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A Short Essay: Naturalism & Atheism

(note: It does seem a strange time of the year to be writing on this topic but a request for input came from my Unitarian/Universalist Fellowship and the following is the result)

For some time I have labeled myself as a naturalist, using the term in a bit larger sense than some have in the past. I believe all, from the largest to the smallest, is a natural process — from the unfolding of the universe, or universes, to the organization of sub atomic particles and waves and everything in between. Nothing is SUPERnatural. Human beings, as a small but interesting piece of this vast natural cosmos, are limited creatures. We are limited physically, mentally, and yes, even creatively we are limited. There is no way we can expect to have anywhere near a complete understanding of this system of which we are a part. It is a noble undertaking to try to expand our understanding, and I revel in my small endeavors and greatly admire those who have added so much in the past several centuries.  But I do believe that what we can understand can only be done so within our natural limitations.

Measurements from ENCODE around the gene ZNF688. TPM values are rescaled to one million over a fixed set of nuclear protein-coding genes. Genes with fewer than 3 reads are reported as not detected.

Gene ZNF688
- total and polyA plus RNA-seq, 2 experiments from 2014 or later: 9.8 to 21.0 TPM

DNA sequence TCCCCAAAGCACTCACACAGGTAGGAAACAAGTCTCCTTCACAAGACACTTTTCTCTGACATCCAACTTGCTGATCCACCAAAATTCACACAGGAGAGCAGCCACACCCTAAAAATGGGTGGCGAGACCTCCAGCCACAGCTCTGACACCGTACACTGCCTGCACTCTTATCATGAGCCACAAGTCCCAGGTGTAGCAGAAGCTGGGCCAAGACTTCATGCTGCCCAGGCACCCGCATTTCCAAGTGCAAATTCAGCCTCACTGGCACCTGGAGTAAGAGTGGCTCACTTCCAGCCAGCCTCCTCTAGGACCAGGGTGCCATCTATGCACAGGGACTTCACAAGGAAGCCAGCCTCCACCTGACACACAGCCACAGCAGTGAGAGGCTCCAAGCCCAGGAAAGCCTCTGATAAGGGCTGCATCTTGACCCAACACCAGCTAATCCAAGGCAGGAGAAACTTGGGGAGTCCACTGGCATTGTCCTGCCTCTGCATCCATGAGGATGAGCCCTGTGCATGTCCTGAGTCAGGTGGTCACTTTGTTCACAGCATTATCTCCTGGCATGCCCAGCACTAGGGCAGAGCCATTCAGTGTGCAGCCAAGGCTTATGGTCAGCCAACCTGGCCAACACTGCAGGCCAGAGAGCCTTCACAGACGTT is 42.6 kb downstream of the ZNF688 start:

It is a very common wish of human beings to want to fill this very uncomfortable gap in our understanding. God or gods have performed this task ably since consciousness evolved in our species. Theism can be used to fill in all unknowns and justify any social and moral structure desired by those in power.

In my view of naturalism I see great beauty, inspiration, creation, destruction, and unending change. It would be very easy to deify this process, but I feel it would be just one more comforting illusion. I can live with the understanding that there is much that I do not know and I cannot know. I have come to accept that my form of naturalism is atheistic. I do not believe in any form of god. But I do believe in this glorious unfolding process of which I get to play my role — so tiny, but oh so important to me.

Belief in a deity can offer many kinds of support to an individual and a society. For those who wish to follow a theistic understanding of life, I can only hope they do not wish to force their way on others. Theism in all its many forms has imposed many blessings and sufferings on the people of this little planet. I hope that in the future we see more of the blessings.

whitman 18-lr

Whitman #18, acrylic on 300lb paper, 8″ X 8″, 2011, Mark W. McGinnis

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